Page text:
Chloe steps back behind her podium. A large segment of the audience leaps to its feet, wildly applauding. Shouts of “Chloe!” ring out, against a backdrop of cheering and air horn blasts.
Mitch: This ends our debate program. I’d like to take this opportunity to thank the candidates, for what I think everyone will agree was a fascinating, rousing performance, and to thank all of you for your enthusiastic participation.
A roar rises up from the crowd and a number of students start a noisy chant of “RIDGEMONT! RIDGEMONT!” Will Friedman, who has been sitting quietly in the front row, comes to the foot of the stage and signals to Mitch.
Mitch: Before we adjourn, Principal Friedman would like to say a few words.
Friedman jogs up the steps on the left side of the stage and takes the microphone, which Mitch offers to him, after shaking his hand vigorously. Friedman is beaming.
Friedman: I wasn’t planning on saying anything, but after what I’ve just witnessed, I feel like I need to personally congratulate the two candidates. Tom, Chloe, your command of history, political philosophy, the American Constitution, and the art of debate is impressive and inspiring. Your debate was as good as any I’ve seen at any level of government in quite some time. The two of you have done yourselves and New Ridgemont High proud.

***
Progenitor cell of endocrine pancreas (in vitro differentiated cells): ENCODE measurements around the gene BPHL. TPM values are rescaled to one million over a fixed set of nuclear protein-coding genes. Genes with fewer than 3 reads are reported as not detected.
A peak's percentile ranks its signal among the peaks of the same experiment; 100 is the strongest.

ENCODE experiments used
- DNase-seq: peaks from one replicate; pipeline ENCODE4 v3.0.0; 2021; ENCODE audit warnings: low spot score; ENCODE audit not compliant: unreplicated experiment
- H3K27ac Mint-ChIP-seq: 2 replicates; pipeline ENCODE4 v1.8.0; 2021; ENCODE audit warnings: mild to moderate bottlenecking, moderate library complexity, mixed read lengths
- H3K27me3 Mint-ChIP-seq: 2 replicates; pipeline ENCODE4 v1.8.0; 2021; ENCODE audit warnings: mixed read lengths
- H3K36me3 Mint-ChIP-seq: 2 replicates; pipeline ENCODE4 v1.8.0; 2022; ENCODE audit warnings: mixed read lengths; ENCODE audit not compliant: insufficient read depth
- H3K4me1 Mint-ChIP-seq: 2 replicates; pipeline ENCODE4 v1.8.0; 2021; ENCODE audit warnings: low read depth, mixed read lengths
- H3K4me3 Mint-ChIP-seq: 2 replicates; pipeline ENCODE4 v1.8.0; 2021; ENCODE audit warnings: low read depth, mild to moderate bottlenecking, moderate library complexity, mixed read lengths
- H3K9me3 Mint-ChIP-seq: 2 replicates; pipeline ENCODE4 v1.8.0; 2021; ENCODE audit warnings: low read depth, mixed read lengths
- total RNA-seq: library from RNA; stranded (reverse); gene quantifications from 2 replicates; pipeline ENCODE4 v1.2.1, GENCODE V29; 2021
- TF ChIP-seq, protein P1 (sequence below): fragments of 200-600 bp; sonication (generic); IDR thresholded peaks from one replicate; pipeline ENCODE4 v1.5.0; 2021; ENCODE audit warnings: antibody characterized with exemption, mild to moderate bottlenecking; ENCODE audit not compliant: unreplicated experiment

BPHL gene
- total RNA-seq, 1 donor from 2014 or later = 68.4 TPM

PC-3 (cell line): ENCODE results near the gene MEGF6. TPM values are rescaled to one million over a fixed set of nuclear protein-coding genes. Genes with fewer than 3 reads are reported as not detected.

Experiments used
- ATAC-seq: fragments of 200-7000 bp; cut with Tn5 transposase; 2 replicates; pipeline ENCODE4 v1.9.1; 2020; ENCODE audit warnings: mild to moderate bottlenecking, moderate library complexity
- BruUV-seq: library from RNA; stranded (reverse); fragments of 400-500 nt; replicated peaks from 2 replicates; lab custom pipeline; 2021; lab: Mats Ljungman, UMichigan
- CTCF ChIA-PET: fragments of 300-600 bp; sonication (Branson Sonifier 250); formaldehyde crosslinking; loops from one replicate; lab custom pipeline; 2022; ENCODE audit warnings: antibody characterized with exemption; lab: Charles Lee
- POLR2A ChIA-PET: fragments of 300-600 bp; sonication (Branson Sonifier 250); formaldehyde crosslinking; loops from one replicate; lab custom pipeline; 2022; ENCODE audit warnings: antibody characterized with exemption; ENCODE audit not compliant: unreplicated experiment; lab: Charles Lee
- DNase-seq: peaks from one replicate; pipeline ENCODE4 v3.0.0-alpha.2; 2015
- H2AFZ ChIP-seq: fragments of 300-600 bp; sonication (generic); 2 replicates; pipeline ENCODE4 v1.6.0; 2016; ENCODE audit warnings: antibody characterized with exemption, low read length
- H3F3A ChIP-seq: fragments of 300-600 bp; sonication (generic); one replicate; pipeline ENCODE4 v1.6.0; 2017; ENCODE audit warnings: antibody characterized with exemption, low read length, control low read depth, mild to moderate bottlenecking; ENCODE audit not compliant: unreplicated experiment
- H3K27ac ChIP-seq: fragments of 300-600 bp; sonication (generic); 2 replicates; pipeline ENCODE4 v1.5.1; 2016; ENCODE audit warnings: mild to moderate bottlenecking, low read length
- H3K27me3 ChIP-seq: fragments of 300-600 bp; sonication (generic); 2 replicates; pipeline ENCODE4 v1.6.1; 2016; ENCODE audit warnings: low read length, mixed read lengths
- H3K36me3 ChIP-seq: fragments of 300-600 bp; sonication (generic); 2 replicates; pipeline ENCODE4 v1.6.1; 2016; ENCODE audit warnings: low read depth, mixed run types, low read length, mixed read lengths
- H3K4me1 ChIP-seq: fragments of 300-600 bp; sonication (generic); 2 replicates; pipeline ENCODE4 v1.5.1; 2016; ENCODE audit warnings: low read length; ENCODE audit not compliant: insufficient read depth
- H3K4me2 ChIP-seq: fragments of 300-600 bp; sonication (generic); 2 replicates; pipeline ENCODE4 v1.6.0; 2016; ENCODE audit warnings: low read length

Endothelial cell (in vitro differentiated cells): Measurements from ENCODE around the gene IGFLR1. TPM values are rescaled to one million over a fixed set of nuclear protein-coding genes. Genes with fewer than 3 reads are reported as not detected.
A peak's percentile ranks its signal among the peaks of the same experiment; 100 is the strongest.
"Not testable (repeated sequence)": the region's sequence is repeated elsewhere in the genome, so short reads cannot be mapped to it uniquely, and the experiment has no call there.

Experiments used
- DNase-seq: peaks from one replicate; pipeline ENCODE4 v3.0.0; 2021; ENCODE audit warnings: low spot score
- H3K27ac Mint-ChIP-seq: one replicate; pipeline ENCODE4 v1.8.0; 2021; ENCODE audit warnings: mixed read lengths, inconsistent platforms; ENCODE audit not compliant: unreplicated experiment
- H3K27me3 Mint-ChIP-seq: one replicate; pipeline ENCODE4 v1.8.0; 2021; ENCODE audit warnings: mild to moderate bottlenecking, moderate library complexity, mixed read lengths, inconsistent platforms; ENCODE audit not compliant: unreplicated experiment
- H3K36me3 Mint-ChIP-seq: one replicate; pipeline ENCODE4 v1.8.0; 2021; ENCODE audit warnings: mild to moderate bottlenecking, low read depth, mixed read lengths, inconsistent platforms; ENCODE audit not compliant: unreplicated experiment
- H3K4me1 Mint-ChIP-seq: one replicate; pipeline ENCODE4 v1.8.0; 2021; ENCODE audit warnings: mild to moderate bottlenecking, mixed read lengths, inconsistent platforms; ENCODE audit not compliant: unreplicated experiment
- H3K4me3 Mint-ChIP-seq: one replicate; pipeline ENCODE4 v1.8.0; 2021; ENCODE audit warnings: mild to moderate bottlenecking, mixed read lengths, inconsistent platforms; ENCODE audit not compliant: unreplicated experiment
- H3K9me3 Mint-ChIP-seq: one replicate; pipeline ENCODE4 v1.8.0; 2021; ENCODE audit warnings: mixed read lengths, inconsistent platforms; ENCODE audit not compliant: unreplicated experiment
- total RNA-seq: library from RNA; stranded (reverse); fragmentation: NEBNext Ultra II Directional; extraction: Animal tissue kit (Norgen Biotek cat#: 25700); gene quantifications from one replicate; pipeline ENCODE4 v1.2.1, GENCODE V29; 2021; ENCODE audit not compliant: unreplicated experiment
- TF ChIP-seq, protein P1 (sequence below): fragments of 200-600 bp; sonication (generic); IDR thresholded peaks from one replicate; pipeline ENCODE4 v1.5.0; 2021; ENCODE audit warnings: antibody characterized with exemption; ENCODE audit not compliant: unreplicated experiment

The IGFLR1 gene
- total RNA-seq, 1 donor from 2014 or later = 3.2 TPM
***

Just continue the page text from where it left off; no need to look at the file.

Friedman claps loudly and the audience leaps to their feet again. Shouts of “Chloe!” and “Tom!” echo across the room. Then, he holds up his hands.
Friedman: And I would be remiss not to give special thanks to Mitch Bennett and to Lee Lindberg, Laurie Pence, and David Weber. Mitch, what you and your team have done is nothing short of a miracle: an incredible program today and a month’s worth of top-quality news coverage on this campaign. I’m humbled and so proud of you that I could burst.
Loud hoots and whistles. Friedman puts his arm around Mitch, who is flushed with excitement, and squeezes him. Lee, Laurie, and David whisper among themselves, bright smiles on their faces.
Friedman: Mr. Bennett, would you like to dismiss them or shall I?
Mitch: No, I’ll do it. Okay, guys! You’re all dismissed! Have a great afternoon!
A final roar goes up, and the students file noisily from the auditorium. Mitch, Lee, Laurie, David, Tom, and Chloe remain on the stage.
Friedman approaches Tom and seizes his hand, pumping it enthusiastically.
Friedman: Tom, a remarkable showing. Thank you so much!
Tom: [Appearing slightly stunned] Uh, you’re welcome, Sir. I did my best.